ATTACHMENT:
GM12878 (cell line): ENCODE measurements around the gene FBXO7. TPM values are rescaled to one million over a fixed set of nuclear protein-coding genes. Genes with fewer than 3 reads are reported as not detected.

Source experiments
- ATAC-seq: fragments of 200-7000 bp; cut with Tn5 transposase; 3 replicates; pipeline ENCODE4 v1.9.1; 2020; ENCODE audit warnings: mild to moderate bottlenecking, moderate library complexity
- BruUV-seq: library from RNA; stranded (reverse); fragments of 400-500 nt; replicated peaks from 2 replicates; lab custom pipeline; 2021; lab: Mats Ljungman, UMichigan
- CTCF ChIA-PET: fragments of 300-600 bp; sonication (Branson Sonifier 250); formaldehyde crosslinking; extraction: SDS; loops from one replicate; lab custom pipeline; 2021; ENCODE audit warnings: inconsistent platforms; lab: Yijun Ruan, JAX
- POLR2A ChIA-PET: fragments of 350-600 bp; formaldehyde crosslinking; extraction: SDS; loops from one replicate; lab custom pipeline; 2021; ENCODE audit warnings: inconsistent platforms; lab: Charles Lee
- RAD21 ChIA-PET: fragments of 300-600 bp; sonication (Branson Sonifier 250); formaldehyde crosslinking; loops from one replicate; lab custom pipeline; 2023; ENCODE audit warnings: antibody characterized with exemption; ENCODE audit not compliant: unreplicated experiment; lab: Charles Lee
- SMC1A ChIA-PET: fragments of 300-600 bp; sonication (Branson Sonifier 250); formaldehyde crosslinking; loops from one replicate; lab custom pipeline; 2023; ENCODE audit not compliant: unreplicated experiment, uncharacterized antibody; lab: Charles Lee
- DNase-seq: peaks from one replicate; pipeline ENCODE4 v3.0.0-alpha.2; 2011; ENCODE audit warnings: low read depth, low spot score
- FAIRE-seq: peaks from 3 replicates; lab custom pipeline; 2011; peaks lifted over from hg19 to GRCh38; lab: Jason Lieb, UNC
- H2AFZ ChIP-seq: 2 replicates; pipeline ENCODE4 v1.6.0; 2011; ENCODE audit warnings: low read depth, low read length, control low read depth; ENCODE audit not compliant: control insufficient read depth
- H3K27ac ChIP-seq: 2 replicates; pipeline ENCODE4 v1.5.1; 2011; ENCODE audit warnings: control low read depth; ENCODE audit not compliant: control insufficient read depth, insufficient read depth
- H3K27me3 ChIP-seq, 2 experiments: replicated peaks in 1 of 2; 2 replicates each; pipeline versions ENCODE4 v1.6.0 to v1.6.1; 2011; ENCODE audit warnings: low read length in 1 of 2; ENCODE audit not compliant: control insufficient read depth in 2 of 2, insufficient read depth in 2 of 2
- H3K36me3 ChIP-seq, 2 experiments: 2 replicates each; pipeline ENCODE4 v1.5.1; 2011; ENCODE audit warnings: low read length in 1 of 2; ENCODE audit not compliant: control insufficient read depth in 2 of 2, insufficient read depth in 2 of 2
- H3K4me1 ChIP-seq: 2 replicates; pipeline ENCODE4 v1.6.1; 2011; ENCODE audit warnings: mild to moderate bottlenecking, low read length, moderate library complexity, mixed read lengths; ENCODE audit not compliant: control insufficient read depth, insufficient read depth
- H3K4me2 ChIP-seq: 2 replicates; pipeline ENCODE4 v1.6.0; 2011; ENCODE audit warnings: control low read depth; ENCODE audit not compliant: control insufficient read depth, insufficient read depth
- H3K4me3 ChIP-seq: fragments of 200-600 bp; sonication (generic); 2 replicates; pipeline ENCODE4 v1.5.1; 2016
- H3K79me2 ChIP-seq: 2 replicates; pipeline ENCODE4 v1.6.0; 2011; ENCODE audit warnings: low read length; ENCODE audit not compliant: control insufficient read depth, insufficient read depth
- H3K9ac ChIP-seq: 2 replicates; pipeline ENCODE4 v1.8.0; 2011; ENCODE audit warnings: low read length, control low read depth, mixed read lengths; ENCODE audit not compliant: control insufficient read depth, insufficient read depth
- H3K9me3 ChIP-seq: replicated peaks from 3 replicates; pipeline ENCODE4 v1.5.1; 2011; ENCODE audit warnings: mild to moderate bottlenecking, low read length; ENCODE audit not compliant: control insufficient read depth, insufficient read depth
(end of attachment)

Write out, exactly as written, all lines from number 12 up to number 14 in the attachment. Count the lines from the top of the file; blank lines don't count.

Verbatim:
- H3K27ac ChIP-seq: 2 replicates; pipeline ENCODE4 v1.5.1; 2011; ENCODE audit warnings: control low read depth; ENCODE audit not compliant: control insufficient read depth, insufficient read depth
- H3K27me3 ChIP-seq, 2 experiments: replicated peaks in 1 of 2; 2 replicates each; pipeline versions ENCODE4 v1.6.0 to v1.6.1; 2011; ENCODE audit warnings: low read length in 1 of 2; ENCODE audit not compliant: control insufficient read depth in 2 of 2, insufficient read depth in 2 of 2
- H3K36me3 ChIP-seq, 2 experiments: 2 replicates each; pipeline ENCODE4 v1.5.1; 2011; ENCODE audit warnings: low read length in 1 of 2; ENCODE audit not compliant: control insufficient read depth in 2 of 2, insufficient read depth in 2 of 2